Klarinet Archive - Posting 000689.txt from 2000/04
From: Dan sutherland <dsuther@-----.ca>
Subj: Re: [kl] Adjusting reeds
Date: Sun, 16 Apr 2000 20:57:56 -0400
I have before me "The Gomez Tool No.1". It is 3 pieces of plexiglass
secured together with 4 screws with wing nuts which allow adjustment of two
of the plexi plates to enable reed centreing. There are thin red lines
that indicate the correct allignment of the reed. At the business end
there are 5 thin slots of graduated depth, the longest in the centre is
about 5 mm.
At the time of the Gomez [gizmos] Tool's creation  Harold Gomez
was principal clarinet of the National Ballet of Canada Orchestra. He
created the tool in response to the constantly changing conditions of his
reeds while touring.
Of more interest than the tool itself, although the tool could prove
quite a stumper in a "guess what this is" contest, is the companion
pamphlet. It spells out various innovative ways to adjust reeds including
surface scratches to remedy excessive softness, hardness, etc.
I have not used the tool in many years but am not sure why. I know,
finding an extremely thin blade to make the incisions, was one difficulty.
I learned from this that reeds with cracks or cosmetic anomalies are not
always "throw aways".
I believe that Harold Gomez is still in Toronto and may be on faculty at
the Royal Conservatory of Music there.
Me to my son Eric, age 6. "Some day I will disciplin you the way I want
At 10:03 AM 4/11/00 +0100, you wrote:
>On Tue, 11 Apr 2000 10:57:32 +0800, vahalakv@-----.au said:
>> Tony Pay wrote:
>> > On Mon, 10 Apr 2000 20:57:18 -0400, kkrelove@-----.com said:
>> > > > Oh, one other thing: you can *split* the reed, once or more
>> > > > times, at the tip, down about half a centimetre or so. I tried
>> > > > this about 10 years ago for a few months, but find that I use it
>> > > > relatively rarely now. (There used to be a gadget that did it
>> > > > for you.) It can help with some reeds.
>> > > >
>> > >
>> > > What does this do to the sound or the response?
>> > It made them, er, *better*:-)
>> > Tony
>> Tony, Can you describe how you do the splitting - do you produce two
>> thinner adjacent wafers, or do you make "cuts" across the width of the
>> Thanks, Karel.
>All this was intended to be a little bit tongue-in-cheek, though
>certainly there was such a device on sale for a bit.
>You could make either one or three small incisions, the first being in
>the middle of the reed and the other, optional two on either side of,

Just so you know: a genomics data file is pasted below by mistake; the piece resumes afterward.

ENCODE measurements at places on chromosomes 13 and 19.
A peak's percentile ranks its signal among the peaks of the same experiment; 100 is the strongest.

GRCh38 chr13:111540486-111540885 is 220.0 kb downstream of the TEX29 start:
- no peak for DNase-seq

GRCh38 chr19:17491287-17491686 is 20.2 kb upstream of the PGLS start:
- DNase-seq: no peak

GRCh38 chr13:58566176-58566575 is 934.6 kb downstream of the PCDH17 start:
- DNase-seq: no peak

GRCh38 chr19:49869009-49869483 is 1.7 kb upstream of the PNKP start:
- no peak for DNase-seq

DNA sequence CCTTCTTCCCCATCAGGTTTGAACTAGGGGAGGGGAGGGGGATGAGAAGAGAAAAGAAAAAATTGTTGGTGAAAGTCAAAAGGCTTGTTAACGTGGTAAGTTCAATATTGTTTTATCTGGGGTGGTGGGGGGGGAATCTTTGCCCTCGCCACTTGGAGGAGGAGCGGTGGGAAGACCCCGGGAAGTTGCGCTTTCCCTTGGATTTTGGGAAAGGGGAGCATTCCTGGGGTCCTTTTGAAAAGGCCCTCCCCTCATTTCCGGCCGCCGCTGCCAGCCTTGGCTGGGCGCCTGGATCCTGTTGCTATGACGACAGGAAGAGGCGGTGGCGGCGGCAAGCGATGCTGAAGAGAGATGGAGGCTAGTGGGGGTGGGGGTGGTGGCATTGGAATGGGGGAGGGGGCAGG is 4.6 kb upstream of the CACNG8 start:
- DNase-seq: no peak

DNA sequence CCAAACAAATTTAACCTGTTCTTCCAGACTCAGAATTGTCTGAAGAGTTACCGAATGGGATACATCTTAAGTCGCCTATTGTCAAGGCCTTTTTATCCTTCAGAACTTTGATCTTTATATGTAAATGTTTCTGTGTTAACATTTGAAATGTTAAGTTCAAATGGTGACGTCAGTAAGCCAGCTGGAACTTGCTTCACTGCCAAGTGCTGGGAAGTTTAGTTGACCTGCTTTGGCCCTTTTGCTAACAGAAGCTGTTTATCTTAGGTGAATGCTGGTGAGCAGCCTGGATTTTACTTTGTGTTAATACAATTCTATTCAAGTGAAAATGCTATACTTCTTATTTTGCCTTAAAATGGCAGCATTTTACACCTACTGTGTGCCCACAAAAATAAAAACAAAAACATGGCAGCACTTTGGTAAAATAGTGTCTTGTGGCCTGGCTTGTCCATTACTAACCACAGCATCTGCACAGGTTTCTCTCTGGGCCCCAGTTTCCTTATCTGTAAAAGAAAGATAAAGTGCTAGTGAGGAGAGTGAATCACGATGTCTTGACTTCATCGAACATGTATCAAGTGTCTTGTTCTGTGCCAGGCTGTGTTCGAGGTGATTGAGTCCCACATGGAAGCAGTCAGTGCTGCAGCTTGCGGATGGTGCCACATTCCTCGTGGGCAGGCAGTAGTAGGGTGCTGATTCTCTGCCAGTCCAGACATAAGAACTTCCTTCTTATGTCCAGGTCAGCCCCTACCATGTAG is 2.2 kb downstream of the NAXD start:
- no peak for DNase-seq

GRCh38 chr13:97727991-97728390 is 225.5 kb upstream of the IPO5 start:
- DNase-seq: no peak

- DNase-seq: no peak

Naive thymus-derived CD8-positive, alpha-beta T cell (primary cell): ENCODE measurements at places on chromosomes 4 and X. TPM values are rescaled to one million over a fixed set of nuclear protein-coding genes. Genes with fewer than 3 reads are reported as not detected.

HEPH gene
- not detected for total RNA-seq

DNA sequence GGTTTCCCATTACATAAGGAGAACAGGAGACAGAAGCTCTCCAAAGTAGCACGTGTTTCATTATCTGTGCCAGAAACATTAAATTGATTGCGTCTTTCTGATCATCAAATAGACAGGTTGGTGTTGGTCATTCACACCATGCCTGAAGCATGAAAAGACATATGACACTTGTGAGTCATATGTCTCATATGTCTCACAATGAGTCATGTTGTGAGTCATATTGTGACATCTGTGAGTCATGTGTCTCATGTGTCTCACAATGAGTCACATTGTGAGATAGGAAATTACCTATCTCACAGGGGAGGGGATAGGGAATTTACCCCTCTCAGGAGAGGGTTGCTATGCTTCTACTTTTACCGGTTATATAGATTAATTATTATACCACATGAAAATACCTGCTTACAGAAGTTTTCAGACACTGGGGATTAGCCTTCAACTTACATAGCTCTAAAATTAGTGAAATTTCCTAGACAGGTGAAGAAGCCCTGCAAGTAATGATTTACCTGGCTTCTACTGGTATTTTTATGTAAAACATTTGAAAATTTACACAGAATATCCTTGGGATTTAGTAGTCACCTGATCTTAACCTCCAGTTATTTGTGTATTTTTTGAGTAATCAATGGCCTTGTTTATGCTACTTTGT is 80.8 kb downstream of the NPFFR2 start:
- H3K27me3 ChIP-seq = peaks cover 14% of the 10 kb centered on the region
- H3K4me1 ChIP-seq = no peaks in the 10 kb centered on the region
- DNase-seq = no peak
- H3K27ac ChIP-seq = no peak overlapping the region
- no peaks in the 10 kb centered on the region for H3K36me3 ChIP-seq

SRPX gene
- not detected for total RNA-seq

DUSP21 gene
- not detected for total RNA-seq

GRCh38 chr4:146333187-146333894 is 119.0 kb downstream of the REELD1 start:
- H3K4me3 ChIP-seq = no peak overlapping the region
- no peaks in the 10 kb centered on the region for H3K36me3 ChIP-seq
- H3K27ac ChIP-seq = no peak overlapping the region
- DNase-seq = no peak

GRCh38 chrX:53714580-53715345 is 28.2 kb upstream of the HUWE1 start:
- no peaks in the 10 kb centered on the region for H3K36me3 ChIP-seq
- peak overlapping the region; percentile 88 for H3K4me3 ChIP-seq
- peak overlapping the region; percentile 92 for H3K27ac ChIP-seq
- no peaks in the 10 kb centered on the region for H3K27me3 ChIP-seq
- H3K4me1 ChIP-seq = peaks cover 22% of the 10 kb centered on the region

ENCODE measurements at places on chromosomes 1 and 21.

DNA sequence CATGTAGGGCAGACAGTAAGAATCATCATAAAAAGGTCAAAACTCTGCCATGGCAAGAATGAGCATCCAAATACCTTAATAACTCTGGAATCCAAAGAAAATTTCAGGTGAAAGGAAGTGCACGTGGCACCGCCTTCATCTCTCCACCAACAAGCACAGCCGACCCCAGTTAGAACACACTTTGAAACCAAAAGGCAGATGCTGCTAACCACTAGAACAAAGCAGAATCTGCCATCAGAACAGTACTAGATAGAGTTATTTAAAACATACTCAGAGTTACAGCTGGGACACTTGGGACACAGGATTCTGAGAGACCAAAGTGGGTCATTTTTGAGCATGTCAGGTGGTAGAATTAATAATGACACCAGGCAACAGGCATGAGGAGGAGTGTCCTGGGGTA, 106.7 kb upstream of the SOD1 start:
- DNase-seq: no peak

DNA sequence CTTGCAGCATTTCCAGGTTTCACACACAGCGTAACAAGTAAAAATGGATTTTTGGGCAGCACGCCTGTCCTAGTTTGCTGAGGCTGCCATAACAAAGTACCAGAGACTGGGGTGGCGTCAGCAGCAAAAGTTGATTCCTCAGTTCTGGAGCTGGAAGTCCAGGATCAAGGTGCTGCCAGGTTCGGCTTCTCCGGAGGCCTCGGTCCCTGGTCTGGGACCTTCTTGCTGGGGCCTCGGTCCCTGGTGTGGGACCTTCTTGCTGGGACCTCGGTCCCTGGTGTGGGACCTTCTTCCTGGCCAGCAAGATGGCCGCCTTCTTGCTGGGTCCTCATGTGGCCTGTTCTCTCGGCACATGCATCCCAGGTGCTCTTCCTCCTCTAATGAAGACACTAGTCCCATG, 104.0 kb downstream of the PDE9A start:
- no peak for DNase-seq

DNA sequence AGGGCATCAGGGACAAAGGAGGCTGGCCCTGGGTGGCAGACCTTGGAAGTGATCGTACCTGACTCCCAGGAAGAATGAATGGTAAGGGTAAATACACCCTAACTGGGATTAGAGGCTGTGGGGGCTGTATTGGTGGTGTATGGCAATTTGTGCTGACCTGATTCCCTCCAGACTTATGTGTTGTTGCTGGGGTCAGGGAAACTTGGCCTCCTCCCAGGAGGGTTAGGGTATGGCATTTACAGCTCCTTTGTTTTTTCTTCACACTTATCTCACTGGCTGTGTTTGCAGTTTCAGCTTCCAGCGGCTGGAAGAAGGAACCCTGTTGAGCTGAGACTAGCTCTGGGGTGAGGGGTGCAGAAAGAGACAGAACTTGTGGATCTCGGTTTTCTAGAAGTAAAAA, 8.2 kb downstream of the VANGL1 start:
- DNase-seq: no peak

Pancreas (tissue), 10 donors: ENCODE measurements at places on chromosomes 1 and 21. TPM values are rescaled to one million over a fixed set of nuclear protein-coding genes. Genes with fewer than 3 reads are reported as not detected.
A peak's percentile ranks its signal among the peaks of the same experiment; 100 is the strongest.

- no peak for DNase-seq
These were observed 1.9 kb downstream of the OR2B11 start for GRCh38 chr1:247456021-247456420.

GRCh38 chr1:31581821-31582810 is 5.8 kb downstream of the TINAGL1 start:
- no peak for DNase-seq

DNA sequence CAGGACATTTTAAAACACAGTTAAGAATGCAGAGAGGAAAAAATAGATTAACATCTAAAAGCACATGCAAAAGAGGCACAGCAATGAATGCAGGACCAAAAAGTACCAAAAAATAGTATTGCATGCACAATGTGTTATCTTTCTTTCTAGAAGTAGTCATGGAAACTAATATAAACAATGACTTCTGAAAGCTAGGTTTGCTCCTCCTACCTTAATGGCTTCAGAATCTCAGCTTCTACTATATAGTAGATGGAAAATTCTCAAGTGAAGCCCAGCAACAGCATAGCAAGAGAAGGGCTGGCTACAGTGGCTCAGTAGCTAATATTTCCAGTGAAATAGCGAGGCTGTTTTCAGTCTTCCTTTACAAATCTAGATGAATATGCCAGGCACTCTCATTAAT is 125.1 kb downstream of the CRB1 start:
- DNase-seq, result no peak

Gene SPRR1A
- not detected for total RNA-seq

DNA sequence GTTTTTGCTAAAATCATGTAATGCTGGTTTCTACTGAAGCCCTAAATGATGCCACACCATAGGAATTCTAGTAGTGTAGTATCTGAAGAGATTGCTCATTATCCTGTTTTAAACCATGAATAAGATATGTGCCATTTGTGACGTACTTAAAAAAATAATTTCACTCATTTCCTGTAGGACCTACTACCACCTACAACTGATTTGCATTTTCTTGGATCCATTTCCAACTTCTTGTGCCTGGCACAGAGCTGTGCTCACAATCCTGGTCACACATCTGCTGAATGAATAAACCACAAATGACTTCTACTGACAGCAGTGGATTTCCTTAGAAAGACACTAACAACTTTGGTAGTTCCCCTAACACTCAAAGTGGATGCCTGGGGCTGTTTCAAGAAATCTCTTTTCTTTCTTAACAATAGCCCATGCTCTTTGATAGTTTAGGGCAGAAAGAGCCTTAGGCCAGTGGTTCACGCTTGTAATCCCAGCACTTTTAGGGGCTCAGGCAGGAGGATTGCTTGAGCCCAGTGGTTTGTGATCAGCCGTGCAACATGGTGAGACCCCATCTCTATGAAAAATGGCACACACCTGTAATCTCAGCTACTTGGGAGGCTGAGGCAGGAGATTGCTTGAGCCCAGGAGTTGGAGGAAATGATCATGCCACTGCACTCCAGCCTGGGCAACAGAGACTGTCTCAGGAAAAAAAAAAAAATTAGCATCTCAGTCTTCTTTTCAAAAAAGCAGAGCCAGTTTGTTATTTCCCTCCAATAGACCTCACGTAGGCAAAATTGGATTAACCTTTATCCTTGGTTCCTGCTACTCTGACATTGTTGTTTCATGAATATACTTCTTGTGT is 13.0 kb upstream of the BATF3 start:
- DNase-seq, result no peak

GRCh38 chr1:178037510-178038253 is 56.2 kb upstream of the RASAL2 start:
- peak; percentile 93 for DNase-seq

>and parallel to the first. If you made one incision you separated the
>right from the left side of the reed a small distance down from the tip,
>and if you made three incisions you divided the breadth of the reed into
>four 'wafers', as you called them.
>As I recall, the incisions to right and left of the central incision
>were slightly shorter than the half-centimetre I talked about.
>The incisions were made with wafer-thin blades, and amounted to a
>separation of the fibres rather than anything more drastic. A
>safety-razor blade is the right sort of tool, though perhaps you don't
>have such things in the US anymore.
>I suppose the 'half-baked explanation' of the procedure might have been
>that it allows one side of the reed the freedom to vibrate a bit
>independently of the other, which could be imagined to break up any
>unwanted torsional vibration of the reed in its entirety. But I'm just
>making that up.
>In a way, I'm sorry I mentioned it, because it's a bit gimmicky, and
>might spark off a worldwide epidemic of mangled reeds if we're not
>careful. You're probably better off making sure the response of one
>side of the reed is comparable to the response of the other, something
>that I probably should have said in my original post. You can check
>that either by rotating the mouthpiece in your mouth as you blow, or by
>mounting the reed slightly to one side or the other.
>In fact, just mounting the reed slightly to one side or the other on the
>mouthpiece can often improve it a great deal, and it's something that
>many students don't think of trying seriously. After all, it's a
>reversible change, unlike anything you do with a knife....
>And if it disturbs your sense of elegance to have your reed skew-whiff
>on your mouthpiece, recall that Amati violins are quite 'crudely' made.
>Vibrational elegance doesn't necessarily correspond to physical
>elegance. (As the archbishop said to the actress.)
> _________ Tony Pay
> |ony:-) 79 Southmoor Rd Tony@-----.uk
> | |ay Oxford OX2 6RE www.gmn.com/artists/welcome.asp
> tel/fax 01865 553339
>... The reader of this tagline exists only while reading me.
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